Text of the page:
“ Their sucker being inserted into the tender bark, is without intermission employed in absorbing the sap, which, after it has passed through the system, they keep continually discharging through these organs.

“When no ant attends them, by a certain jerk of the body, which takes place at regular intervals, they ejaculate it to a distance; but when the ants are at hand, watching the moment when the aphides emit their fluid, they seize and suck it down immediately. This, however, is the least of their talents, for they absolutely possess the art of making them yield it at their pleasure; or, in other words, of milking them. On this occasion their antenne are their fingers ; with these they pat the abdomen of the aphis on each side alternately, moving them very briskly; a little drop of fluid immediately appears, which the ant takes into its mouth. When it has thus milked one it proceeds to another, and so on, till, being satisfied, it returns to the nest.

"But you are not arrived at the most singular part of this history, that ants make a property of these cows, for the possession of which they contend with great earnestness, and use every means to keep them to themselves. Sometimes they seem to claim a right to the aphides that inhabit the branches of a tree or the stalks of a plant; and if stranger ants attempt to share their treasure with them they endeavour to drive them away, and may be seen running about in a great bustle, and exhibiting every symptom of inquietude and anger. Sometimes, to rescue them from their rivals, they take their aphides in their mouth; they generally keep guard round them, and when the branch is conveniently situated they have recourse to an expedient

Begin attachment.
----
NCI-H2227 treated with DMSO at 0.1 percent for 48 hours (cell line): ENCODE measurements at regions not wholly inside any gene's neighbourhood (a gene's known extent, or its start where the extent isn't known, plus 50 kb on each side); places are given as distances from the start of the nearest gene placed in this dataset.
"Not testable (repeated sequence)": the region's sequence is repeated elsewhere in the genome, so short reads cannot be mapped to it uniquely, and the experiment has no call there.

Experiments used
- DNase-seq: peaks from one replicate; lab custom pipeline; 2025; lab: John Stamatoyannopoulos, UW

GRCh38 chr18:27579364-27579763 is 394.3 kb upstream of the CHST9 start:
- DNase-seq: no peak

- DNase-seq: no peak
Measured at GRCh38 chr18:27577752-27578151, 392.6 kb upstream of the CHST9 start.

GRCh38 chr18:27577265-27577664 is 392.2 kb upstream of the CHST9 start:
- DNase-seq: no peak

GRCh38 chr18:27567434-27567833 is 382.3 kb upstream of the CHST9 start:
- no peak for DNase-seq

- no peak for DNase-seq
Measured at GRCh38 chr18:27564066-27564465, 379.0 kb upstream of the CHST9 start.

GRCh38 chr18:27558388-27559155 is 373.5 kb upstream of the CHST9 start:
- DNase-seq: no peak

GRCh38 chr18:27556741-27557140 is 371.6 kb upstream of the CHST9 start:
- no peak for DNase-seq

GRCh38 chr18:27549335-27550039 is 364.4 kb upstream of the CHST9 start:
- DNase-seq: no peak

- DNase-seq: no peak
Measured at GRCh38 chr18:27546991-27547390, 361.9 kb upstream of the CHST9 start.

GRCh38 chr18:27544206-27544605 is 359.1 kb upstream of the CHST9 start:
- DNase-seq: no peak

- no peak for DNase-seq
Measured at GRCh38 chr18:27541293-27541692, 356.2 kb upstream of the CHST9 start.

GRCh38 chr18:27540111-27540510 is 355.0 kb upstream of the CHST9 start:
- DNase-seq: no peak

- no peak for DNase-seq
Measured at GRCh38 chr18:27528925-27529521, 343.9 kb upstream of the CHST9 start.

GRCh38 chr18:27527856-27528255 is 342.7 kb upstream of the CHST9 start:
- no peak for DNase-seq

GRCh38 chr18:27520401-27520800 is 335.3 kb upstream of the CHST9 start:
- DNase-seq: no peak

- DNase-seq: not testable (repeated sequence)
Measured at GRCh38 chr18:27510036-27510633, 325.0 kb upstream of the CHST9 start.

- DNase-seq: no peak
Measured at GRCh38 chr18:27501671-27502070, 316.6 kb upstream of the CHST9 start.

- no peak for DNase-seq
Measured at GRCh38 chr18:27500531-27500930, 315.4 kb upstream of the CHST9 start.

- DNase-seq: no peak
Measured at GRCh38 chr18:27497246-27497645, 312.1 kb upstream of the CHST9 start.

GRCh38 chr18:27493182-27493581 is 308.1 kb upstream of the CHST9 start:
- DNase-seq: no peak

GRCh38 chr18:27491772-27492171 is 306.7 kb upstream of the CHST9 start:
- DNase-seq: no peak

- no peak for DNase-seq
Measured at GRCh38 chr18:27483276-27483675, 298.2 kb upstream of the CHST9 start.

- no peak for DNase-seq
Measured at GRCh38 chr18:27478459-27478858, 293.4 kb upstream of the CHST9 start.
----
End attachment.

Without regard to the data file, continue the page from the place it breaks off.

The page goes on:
more effectual to keep off interlopers; they enclose it in a tube of earth or other materials, and thus confine them in a kind of paddock near their nest, and often communicating with it.

“The greatest cow-keeper of all the ants is one to be met with in most of our pastures-I mean the yellow ant. This species is not fond of roaming from home, and likes to have all its conveniences within reach, usually collecting in its nest a large herd of a kind of aphis that derives its nourishment from the roots of grass and other plants; these it transports from the neighbouring roots, probably by subterranean galleries, excavated for the purpose, leading from the nest in all directions; and thus, without going out, it has always. at hand a copious supply of food.